“Yes,” Felix said. “The menu system has millions of combinations for various skill sets joined together. It’s not exactly a match for what you currently have, as you have no skill with any form of armor, but it’s very close! Would you like to take this as your class?”

“Can I see some others?” Anya asked.

“Of course!” Felix spread the menu out before her. Felix had selected dozens of potential classes for her to choose from, all enhancing the skills she had already chosen or adding others. Most of the classes seemed like specializations and focused on one type of skill over another.

The Field Commander class gave her more mental skills relating to strategy and information gathering. The Infernal Evoker class had an abundance of fire skills like Pyromancy and something called Hellfire Form. Another class, Gladiator, focused entirely on melee combat skills. A fourth class, Life Mage, was centered on healing herself and others.

“Can I make adjustments to classes?” Anya asked.

“No, I’m afraid not,” Felix replied. “But there are so many permutations of classes that you shouldn’t need to. And if you don’t like it you can always pick another class later.”

“With the respecification token at level 50?” Anya asked.

“That too.”

“Is there something else?”

“Yes. You get to pick a second class at 50, a third at 75, and a fourth at 100 and combine those classes in unique ways. Or you can specialize and focus on increasing the existing stats of a chosen class.”

“Jesus,” Anya said. The level of potential power the menu offered her was staggering. It only made her think about the aliens though, and how strong they must be if the menu had been sent as a defensive measure.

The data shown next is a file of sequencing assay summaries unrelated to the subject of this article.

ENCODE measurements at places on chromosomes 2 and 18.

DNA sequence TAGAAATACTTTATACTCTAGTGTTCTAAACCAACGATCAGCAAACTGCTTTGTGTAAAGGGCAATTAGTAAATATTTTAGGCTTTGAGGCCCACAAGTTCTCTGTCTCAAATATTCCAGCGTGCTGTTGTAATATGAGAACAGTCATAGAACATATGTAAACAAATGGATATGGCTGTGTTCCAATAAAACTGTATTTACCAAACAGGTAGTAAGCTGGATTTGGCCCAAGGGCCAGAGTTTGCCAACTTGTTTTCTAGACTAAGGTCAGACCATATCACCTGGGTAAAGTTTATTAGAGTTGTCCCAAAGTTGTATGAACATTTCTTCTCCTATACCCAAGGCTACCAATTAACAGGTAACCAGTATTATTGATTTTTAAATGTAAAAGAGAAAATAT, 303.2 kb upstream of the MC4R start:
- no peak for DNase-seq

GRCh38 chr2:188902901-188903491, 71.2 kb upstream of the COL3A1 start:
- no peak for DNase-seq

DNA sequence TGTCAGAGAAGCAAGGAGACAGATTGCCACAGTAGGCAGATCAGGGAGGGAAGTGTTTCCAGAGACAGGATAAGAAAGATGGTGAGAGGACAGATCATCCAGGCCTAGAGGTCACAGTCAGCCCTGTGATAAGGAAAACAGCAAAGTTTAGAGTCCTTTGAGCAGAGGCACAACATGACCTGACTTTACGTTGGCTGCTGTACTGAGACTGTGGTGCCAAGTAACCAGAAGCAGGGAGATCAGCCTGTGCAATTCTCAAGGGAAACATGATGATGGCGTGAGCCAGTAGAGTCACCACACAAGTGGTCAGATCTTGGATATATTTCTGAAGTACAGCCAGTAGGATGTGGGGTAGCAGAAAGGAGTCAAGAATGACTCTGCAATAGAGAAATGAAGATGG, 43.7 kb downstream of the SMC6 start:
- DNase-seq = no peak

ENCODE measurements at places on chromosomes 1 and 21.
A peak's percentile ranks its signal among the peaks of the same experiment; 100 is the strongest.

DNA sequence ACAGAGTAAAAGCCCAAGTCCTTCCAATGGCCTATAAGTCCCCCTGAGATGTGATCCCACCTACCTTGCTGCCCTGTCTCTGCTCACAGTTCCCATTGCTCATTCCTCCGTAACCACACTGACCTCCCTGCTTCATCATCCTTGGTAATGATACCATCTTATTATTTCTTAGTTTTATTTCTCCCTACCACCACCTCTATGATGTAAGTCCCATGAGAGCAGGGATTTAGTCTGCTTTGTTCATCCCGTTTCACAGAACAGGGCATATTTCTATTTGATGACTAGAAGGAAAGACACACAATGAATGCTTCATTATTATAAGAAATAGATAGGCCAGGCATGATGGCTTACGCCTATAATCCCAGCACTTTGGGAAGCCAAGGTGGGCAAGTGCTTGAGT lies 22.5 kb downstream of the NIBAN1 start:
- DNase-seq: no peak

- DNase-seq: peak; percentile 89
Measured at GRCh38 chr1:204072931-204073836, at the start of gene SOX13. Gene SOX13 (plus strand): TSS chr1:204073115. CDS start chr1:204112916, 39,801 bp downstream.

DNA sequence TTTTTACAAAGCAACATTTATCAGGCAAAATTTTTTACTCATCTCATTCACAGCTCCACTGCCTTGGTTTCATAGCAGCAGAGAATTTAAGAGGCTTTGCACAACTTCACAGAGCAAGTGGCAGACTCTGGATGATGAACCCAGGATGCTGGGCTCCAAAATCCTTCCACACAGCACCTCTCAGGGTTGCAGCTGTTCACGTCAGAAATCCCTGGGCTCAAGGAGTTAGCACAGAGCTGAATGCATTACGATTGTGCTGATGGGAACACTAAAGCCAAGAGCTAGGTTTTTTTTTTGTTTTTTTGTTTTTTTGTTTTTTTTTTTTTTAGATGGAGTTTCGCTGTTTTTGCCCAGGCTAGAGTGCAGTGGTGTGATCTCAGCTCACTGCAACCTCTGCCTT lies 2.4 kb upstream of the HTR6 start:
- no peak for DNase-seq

“All right. I’m gonna take Phoenix Knight,” Anya said as she finished looking over the dozens of prompts before her. They all either offered too much specialization or gave her too many new skills. Anya didn’t want to be a Jack-of-All-Trades sort, but she didn’t want to pigeon-hole herself either. She’d increase her existing skills with the class bonuses, and use her remaining points to go in a different direction and experiment.

“Good choice!” Felix said and gave her a thumbs up. “Just confirm when you’re ready!”

Anya stepped out of the V-187 and into the empty field. It was just a dirt field with some sad patches of weeds and grass sticking up amongst the rocks and clumps of soil. The road was a quarter mile away and behind a row of trees, and the nearest structure was some kind of abandoned barn or storage facility in the distance. Anya wasn’t sure if anything would happen by raising her levels so much, but she didn’t want to take any chances.

Anya checked inside the vehicle to make sure Ramierez and the pangolin were okay. The former was still out cold and the latter hid under its blanket. She closed the door on them and jogged away until she’d put several dozen yards between herself and her two kidnapping victims. Anya brought up the menu and selected “PHOENIX KNIGHT.” She made sure all the bonuses from the class would go to her existing skills (except for the point for “ARMOR” which would sit unused until she chose an appropriate skill), took a breath, and hit “CONFIRM.”

Anya waited.

One second dragged by.

Then two.

Then thr——

Anya screamed.